Evaluating CCIT equipment options
Whilst deterministic tests can either be carried out off-line or in-line, probabilistic tests are (mostly) destructive and therefore not a practical option for in-line testing. For products that require 100% leak testing, in-line equipment is the only option. The current EU Annex 1 guidelines stipulate 100% integrity testing for containers closed by fusion, such as glass or plastic ampoules and for any parenteral products. However, industry best practices are constantly evolving and there is a discernable move towards larger scale sampling for other pharmaceutical products too. The ongoing draft revision of Annex 1 recommends that a “statistically valid sampling plan” is implemented for other types of container and emphasises that a visual inspection alone is not considered an acceptable integrity test method. If the draft is finalised in this form, CCI test methods that enable the testing of larger amounts of samples will need to be implemented.
In-line inspection technology has advanced apace in recent years and now non-invasive vacuum decay, pressure decay, headspace analysis and HVLD testing can all be performed in-line on vials and ampoules without impacting on line speeds, which can be in excess of 600 containers per minute. This is thanks to the development of rotary systems with multiple heads/testing chambers, and improvements in container handling – a major equipment design challenge in on-line applications. Whilst most inline leak testers are dedicated to one test technique, combi systems that can carry out both headspace gas analysis and vacuum or pressure decay are available.
The tooling/automation element of in-line systems makes them an expensive CCI option – typical machine cost have known to be in excess of €1mn – but the result is a fast, reliable and repeatable method of full batch testing.
Pharmaceutical manufacturers are increasingly using smaller lab-scale leak testing systems to validate in-line inspection systems – in other words, to make sure that in-line systems are testing and inspecting as they should. Off-line leak testers are also deployed for R&D purposes and where 100% testing is not required. In some cases, where manufacturers are producing small batches of targeted, high value drugs, it may even be possible to conduct 100% testing off-line. Off-line systems tend to be dedicated to a specific testing method, although multi-functional machines capable of performing several different tests through the addition of attachments are now available.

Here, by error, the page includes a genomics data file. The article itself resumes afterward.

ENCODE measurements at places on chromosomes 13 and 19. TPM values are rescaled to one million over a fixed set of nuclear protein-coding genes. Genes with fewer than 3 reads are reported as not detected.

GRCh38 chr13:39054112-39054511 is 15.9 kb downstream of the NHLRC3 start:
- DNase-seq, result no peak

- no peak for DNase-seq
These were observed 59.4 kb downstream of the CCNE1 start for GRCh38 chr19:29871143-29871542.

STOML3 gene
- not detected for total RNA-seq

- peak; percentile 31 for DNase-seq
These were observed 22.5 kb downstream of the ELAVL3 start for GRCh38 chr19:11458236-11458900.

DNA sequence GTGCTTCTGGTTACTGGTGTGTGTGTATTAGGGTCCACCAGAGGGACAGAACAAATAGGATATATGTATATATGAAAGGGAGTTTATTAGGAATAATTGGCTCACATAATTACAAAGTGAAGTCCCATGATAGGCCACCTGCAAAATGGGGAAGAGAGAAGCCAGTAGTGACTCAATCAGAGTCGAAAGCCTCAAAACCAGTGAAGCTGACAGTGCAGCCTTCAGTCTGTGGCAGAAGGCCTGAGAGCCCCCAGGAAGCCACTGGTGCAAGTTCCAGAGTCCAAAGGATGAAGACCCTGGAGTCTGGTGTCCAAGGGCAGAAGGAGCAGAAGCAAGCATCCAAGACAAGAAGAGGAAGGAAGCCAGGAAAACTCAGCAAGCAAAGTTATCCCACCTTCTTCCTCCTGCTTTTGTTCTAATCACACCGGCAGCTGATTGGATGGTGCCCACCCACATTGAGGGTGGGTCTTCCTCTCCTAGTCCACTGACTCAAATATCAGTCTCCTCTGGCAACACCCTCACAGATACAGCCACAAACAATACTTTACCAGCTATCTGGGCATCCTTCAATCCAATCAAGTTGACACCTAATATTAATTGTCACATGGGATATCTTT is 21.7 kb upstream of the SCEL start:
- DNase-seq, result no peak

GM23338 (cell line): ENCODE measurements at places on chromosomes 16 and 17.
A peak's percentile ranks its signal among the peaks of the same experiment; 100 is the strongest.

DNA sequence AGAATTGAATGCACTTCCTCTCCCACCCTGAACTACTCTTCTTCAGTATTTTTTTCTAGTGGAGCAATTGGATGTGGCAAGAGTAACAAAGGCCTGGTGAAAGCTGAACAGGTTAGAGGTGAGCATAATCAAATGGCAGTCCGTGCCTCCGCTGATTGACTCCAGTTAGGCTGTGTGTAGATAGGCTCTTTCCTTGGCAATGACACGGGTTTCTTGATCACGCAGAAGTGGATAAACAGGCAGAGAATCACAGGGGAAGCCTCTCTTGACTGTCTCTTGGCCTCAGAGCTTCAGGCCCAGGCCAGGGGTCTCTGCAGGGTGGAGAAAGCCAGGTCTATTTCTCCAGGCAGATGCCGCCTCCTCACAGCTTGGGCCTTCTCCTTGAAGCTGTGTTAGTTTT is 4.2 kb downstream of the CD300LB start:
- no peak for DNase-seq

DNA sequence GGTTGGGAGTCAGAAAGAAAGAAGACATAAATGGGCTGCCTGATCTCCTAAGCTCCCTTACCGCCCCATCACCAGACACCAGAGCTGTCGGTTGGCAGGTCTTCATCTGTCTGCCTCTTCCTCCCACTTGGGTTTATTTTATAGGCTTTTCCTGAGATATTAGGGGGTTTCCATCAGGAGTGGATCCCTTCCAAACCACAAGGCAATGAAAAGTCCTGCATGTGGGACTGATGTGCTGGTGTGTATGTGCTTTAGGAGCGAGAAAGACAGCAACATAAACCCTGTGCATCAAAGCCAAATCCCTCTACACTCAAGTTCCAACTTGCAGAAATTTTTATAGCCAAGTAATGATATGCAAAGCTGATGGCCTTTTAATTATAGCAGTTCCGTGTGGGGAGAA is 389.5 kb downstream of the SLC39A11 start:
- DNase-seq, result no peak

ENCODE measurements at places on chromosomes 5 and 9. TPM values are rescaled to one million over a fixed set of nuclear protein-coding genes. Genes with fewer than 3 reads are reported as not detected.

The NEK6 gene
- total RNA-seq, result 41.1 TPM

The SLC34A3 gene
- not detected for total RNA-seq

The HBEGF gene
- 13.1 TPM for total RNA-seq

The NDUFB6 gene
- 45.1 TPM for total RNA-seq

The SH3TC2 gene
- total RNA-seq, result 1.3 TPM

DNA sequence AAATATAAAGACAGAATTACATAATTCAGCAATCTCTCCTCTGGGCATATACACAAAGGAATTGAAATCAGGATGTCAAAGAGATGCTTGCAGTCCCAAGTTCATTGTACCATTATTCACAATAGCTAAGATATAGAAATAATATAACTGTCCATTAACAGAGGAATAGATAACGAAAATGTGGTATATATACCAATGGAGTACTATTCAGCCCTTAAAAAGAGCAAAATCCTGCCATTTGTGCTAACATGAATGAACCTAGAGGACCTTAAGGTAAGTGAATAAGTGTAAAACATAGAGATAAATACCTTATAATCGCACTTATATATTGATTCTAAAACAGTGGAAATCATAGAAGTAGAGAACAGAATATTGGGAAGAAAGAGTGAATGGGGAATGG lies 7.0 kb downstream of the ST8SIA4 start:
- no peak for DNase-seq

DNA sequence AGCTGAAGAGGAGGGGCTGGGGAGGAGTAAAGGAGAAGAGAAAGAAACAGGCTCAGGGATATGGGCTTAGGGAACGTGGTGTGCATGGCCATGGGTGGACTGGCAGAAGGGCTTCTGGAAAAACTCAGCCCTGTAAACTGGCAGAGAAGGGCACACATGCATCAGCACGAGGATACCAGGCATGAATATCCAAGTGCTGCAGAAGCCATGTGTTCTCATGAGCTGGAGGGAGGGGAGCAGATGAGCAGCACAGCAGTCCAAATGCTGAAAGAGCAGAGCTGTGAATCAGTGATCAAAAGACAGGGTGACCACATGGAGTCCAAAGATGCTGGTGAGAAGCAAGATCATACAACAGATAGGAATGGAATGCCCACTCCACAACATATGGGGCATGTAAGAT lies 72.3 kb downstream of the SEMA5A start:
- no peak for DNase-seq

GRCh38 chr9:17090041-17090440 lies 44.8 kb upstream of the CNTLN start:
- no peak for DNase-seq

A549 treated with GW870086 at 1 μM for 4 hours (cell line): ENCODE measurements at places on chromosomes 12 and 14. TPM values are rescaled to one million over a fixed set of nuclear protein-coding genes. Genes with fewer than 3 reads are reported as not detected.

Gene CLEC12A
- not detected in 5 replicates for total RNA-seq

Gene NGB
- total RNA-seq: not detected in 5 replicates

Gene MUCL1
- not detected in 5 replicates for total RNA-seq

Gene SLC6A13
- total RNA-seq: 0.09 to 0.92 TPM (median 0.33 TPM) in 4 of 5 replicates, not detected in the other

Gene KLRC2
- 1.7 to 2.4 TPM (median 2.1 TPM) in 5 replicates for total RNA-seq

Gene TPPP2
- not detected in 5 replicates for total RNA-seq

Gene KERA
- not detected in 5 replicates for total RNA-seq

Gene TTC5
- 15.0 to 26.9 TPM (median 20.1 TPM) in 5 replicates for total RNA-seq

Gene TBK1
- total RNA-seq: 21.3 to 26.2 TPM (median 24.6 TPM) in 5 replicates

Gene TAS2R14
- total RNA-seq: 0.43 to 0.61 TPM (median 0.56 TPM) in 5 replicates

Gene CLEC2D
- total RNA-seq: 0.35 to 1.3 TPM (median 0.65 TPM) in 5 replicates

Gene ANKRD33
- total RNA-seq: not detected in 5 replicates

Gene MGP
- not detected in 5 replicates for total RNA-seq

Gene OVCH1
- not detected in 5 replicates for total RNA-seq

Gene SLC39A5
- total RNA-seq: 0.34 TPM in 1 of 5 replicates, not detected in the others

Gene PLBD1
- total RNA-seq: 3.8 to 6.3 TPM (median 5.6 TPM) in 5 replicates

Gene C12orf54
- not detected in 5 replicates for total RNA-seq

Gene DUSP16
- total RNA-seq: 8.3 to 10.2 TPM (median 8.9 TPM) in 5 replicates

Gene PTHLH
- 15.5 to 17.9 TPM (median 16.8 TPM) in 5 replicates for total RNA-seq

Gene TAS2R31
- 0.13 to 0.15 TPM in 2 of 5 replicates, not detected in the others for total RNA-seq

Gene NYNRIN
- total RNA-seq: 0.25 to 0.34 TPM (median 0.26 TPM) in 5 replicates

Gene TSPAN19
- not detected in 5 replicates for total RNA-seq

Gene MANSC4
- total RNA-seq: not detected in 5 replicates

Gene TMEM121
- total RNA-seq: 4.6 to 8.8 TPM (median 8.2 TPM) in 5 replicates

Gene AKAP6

Off-line leak testers cost a fraction of the price of in-line systems to validate and are capable of detecting smaller leaks than in-line systems. Most off-line units will require a separate vacuum generator, although lab-scale machines incorporating a vacuum system are now available. New generation systems are generally database connected/enabled and have better trending and data analysis tools.
CFR Part 11 compliance
Any leak tester should be compliant with CFR Part 11 – the FDA’s guidelines for storing and protecting electronic records. To this end it should incorporate features such as electronic signatures and audit trail capabilities. Using a leak tester that supports compliance with 21 CFR Part 11 not only makes the instrument qualification and operational qualification (IQ/OQ) processes more efficient, it also facilitates the scale-up of new products.
Packaging integrity testing is now an essential part of the packaging process, driven by USP 1207 guidelines, cGMP and ASTM standards. Besides satisfying ever more stringent regulatory demands, a robust leak detection system can assure packaging integrity, greatly reducing the likelihood of recalls. While traditional, destructive methods are still valid in some applications, the trend towards deterministic, non-invasive methods is gaining pace, underpinned by the growing need to demonstrate traceability and advancements in both in-line and off-line testing equipment.
About the author
Philip Cooper, Head of Technology & New Product Development for Sepha has been with the company for 20 years. He has a BEng (Hons) in Mechanical Engineering, over 20 Years Packaging and Leak Testing Experience and has been an ASTM F02 Primary Barrier Packaging member for 13 years and the F2:40 Package Integrity sub chair for 7 years. Sepha has established a global reputation for its extended portfolio of innovative solutions developed to improve procedures to leak test, deblister and package pharmaceutical products, medical devices and healthcare products. The UK based company has been working with pharmaceutical companies worldwide since 1980.